During our first-year thesis project at Malmö University, one of my classmates, Inge van Hoppe, explored the possibilities of playful digitally mediated interactions for her parrot Mango. Her project, called Interactive Playground for Parrots, is based on the need for environment enrichment of parrots that live in captivity. She made use of a touchscreen as technological input and developed different prototypes that were tested with Mango on a voluntary basis.
One of the first technologically mediated interactions for animals started in the 1930s, when B.F. Skinner conducted experiments using operant conditioning methodologies, among which the training of pigeons to peck at a target inside the nose of a missile in order to steer it in the desired direction. Since then, bird were mostly included in technology that helps us to understand their behaviour (such as migration tracking, or life streams for bird watching).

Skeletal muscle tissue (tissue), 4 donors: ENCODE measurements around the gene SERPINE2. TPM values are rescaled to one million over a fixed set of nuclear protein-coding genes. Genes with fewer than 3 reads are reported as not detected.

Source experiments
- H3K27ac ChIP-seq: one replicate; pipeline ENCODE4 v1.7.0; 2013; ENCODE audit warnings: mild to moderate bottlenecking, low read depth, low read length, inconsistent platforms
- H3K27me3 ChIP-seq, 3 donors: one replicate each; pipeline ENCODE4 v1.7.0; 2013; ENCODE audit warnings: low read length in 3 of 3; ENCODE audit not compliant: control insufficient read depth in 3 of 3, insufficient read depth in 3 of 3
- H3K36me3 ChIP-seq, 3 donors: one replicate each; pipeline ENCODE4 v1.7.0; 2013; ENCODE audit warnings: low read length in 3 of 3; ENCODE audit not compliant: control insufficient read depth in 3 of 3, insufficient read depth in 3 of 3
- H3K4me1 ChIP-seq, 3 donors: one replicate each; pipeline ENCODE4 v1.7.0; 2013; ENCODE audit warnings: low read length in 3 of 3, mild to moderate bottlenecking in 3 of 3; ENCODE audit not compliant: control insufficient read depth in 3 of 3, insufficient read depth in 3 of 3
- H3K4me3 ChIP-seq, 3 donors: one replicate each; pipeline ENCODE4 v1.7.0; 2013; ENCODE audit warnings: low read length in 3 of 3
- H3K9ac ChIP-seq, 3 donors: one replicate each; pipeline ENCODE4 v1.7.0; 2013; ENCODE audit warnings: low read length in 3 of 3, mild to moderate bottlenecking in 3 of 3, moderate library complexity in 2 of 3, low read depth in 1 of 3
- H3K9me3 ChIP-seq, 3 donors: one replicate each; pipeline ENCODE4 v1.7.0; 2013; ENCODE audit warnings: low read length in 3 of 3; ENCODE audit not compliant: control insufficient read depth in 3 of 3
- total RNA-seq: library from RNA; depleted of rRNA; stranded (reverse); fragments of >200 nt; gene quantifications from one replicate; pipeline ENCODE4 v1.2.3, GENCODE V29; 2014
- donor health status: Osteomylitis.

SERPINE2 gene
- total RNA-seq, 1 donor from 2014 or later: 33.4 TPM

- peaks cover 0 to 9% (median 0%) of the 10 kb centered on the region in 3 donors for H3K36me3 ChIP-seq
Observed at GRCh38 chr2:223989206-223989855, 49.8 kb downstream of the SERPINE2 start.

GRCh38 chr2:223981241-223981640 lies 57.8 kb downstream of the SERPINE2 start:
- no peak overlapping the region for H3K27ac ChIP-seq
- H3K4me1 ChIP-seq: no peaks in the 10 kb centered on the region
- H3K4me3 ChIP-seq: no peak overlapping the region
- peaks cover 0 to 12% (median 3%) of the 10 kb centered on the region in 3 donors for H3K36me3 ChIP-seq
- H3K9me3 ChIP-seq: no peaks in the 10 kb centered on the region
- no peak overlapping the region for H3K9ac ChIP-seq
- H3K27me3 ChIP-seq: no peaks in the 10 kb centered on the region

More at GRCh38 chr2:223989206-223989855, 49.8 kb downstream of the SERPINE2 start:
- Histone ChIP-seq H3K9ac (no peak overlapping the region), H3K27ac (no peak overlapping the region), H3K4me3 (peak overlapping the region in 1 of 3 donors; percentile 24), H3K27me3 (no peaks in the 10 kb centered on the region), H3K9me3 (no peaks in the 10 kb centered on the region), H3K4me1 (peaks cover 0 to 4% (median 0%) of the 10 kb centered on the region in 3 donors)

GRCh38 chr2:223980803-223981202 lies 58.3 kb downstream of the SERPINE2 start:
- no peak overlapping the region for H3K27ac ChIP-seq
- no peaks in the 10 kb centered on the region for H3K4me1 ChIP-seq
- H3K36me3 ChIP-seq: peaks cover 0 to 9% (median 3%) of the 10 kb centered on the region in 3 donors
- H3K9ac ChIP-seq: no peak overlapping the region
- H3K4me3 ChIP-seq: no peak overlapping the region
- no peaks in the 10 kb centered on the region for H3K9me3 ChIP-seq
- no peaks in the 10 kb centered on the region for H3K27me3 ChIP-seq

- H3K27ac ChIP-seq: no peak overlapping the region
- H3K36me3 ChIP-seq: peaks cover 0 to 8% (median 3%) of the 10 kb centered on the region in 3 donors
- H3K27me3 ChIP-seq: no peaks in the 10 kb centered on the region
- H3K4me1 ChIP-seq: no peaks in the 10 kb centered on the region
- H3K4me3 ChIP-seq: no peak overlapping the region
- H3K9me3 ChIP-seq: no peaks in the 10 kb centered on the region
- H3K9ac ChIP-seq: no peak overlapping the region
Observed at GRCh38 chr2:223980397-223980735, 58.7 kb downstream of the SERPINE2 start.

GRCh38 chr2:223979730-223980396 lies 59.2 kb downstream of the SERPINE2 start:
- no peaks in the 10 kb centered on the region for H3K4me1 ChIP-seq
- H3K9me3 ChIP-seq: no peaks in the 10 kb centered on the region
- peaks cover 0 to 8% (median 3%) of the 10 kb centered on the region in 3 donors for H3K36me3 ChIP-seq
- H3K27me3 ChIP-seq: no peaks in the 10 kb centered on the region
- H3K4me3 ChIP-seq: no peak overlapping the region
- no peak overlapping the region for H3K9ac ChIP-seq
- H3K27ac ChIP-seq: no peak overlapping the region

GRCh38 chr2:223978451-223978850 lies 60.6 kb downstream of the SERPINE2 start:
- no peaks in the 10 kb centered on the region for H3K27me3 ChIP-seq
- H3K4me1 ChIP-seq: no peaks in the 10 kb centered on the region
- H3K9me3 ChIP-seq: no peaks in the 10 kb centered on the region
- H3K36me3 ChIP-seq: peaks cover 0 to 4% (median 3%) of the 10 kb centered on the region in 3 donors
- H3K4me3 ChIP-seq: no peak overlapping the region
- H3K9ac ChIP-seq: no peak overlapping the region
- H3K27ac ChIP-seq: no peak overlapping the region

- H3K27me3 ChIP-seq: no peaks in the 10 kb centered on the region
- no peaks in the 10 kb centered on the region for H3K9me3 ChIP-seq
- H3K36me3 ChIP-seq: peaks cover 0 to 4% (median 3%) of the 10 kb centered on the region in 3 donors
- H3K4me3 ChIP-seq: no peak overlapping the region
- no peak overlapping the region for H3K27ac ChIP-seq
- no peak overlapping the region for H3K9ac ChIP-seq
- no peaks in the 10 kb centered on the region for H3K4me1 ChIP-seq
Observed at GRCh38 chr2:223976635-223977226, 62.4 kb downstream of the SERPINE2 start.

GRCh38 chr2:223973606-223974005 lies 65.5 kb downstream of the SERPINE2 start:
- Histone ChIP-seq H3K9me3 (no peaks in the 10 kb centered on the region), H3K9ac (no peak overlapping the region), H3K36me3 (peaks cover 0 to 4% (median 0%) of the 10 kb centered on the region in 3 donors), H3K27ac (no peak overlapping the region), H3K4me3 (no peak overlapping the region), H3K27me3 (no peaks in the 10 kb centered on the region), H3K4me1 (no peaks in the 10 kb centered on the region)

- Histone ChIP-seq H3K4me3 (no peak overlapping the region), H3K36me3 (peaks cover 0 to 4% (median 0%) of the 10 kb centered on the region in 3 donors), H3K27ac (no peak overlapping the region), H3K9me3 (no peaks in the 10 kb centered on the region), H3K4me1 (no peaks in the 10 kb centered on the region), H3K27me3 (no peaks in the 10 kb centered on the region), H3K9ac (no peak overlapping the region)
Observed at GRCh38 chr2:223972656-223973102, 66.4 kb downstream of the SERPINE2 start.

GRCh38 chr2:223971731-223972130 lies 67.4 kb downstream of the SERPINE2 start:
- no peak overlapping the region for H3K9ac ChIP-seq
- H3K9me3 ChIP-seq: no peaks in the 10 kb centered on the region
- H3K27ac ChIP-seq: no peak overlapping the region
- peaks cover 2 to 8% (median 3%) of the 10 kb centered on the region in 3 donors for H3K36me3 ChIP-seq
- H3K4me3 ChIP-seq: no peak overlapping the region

Next to Joshua Klein’s vending machine for crows, Inge’s project is one of the first technically mediated research projects that includes the animal in the interactions. Next to this, she included the animal in the design process and aimed to explore digital technology that increases the life quality of an animal in captivity. More information about her project can be found on her website.